What a great picture! Having been born in 1947, I can relate to the clothes and the cars, for sure. I don't have many color photos taken by my parents from that time period due to the higher cost of color film. So most of my "photographic memory" from the early through the late '50s is in glorious monochrome. Thank you so much for posting this wonderful "time capsule."

Beautiful picture, TT

You always have great photos, also! Thanks!!

The car in the background

It's a 1949 (or maybe later; they didn't change much the next year or two) Dodge. Our family had one so I recognized it, then I found the pic below here.

Wonderphul Photoshop

I don't know if I'd call it a gift from "our scientists." More like geeky software developers.

Photoshop - A Gift From ...

What a great picture.

Your brother here is ... er ... almost 14? He looks about 27. I swear people looked more adult 60 years ago.

Photoshop is indeed a blessing to us all and a great gift from our scientists. It enables us, average people, to bring again to full vibrant life what would have remained a sad faded memory.

Patiently Waiting

I'm waiting for someone to identify the car in the background. I want to say that it's from the Kaiser Frazer family, but I can't seem to match it to any of those shown on the Internet.

Wonderful!

That is an impressive restoration and a wonderful family picture - I love your brother's pants! Thanks for sharing.

Quite a Car

Hydra-Matic? (Oh, and the people. Yes, nice-looking group, blah blah blah.)

Happy Days

Something about this picture makes me smile just looking at it -- stirs up some great memories from the past with long departed family and friends. Thanks for sharing!

Antebellum Cadillac

Love the '41 Cadillac. A car Don Corleone would have enjoyed riding in.

"Sorry, I don't belong in this picture"

Looks like Alfred is apologetically, shyly mouthing something like "Well golly gee Mr. Terrace, I really am not part of this immediate family, I'll just stand behind y'all and try to blend in with the scenery, sorry, so sorry to be in your family picture, I can stand over there if you want -- "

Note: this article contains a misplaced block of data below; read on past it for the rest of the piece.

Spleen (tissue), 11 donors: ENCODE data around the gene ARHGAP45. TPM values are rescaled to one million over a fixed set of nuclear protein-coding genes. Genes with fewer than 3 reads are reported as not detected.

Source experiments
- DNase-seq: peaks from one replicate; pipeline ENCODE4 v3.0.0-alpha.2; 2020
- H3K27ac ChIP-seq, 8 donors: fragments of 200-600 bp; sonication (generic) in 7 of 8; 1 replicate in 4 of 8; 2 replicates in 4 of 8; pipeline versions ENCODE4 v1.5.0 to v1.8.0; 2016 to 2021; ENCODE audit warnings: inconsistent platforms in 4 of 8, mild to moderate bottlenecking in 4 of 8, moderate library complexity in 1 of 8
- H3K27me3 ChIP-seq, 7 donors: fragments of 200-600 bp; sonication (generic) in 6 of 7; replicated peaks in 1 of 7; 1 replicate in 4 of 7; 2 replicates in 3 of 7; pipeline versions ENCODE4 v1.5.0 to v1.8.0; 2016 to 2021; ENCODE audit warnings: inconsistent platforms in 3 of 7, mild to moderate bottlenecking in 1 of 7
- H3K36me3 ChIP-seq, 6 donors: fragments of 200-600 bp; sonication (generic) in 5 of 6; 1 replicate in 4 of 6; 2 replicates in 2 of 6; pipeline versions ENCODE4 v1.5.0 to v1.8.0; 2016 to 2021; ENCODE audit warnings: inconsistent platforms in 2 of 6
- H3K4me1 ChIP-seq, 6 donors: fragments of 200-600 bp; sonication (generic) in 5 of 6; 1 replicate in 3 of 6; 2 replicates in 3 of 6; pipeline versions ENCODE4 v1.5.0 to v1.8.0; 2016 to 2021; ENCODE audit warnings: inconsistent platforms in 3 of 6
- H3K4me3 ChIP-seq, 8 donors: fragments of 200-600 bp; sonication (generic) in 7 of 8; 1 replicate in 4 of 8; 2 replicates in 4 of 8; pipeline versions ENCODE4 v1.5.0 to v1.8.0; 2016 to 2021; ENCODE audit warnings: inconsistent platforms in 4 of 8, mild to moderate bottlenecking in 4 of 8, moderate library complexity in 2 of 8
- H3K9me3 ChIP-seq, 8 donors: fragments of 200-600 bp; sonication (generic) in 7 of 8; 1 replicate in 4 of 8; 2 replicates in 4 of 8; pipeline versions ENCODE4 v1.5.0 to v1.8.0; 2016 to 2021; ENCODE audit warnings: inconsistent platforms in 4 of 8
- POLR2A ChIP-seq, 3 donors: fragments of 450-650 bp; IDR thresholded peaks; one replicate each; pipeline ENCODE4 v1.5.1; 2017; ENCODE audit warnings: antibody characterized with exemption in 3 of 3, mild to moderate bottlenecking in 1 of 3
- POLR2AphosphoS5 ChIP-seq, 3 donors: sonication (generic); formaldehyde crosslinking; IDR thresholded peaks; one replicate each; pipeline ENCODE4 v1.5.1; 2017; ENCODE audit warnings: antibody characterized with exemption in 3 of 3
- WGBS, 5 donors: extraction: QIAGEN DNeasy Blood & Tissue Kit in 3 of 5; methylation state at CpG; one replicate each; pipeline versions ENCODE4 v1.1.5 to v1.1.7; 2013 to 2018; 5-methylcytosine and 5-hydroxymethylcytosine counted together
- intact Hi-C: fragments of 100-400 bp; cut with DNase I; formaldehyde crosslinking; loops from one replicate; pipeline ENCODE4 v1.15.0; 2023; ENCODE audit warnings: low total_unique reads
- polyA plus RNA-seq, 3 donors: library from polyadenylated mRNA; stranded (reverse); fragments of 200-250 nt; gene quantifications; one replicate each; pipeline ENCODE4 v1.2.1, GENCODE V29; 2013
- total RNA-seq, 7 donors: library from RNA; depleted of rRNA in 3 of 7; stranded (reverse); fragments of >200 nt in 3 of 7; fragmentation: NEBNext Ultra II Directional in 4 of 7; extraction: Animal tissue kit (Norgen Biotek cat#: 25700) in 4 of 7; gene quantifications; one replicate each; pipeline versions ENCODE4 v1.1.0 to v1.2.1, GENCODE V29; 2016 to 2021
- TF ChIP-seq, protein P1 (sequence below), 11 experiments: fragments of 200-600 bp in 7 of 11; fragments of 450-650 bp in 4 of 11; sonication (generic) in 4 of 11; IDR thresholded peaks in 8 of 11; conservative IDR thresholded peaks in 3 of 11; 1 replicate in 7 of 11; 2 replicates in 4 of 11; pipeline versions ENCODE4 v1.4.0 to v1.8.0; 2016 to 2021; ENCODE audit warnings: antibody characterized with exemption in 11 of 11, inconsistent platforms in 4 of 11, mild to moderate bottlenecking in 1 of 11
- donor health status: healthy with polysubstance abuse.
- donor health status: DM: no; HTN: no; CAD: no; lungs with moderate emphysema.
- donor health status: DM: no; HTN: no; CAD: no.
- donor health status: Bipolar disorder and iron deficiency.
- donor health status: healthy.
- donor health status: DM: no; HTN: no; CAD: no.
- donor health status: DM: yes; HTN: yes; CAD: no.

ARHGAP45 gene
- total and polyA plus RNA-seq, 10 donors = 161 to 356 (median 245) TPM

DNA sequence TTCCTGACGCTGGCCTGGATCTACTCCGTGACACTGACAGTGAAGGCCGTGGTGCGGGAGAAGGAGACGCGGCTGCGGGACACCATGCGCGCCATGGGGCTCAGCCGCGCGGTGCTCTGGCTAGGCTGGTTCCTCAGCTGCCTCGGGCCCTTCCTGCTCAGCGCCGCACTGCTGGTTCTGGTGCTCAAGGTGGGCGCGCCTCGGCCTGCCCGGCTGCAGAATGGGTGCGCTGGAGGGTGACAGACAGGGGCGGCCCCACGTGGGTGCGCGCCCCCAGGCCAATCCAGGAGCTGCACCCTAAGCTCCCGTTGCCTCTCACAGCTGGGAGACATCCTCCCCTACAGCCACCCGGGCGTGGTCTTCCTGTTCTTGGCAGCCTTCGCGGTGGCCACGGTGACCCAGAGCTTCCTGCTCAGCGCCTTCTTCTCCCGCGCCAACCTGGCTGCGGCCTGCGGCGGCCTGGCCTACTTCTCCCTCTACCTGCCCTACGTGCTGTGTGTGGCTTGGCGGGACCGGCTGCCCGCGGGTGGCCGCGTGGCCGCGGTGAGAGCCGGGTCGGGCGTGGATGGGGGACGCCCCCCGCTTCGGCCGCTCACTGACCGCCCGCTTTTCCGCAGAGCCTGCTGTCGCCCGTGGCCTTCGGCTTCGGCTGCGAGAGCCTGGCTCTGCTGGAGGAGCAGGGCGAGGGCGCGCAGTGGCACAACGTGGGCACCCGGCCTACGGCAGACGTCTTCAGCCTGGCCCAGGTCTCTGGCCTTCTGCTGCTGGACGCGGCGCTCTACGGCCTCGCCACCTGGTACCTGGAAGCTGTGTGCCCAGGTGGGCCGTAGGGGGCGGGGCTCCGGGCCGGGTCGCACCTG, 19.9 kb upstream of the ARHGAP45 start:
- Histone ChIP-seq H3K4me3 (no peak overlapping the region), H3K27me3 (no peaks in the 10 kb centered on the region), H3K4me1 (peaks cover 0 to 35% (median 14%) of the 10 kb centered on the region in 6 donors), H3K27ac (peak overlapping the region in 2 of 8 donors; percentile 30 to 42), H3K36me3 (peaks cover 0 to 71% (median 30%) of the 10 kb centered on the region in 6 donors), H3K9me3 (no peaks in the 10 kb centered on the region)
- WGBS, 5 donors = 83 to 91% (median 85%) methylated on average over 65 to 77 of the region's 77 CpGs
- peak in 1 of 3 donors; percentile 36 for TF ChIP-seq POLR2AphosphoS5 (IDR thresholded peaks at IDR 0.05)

What a great family!

Dad looks so proud and the little boy on the right is showing total happiness. Thanks a few dozen more, Shorpy.

KodaCOLOR?

I'm in the process of scanning several albums full of several hundred Kodacolor prints onto my computer. I now understand why I think back on my wonder years as a golden time.

Love your photos, tt. Feels like I know you and your family as if you were neighbors back in the day, even though we lived about 2500 miles apart. Thanks for letting all of us meet all of you.

Just lovely.

I'm of the same generation. But from western New York. So this landscape looks exotic to me. I love the house, with the trellis, or outside beams. Ah, childhood.

I guess you had to be there.

That's a great restoration, relying (as you said) on many happy memories.

I wonder what the picture would have looked like if you didn't enjoy your summers.

Summer of '51 unrestored

Here's what it really looks like.

 
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Shorpy.com | History in HD is a vintage photo blog featuring thousands of high-definition images from the 1850s to 1950s. The site is named after Shorpy Higginbotham, a teenage coal miner who lived 100 years ago.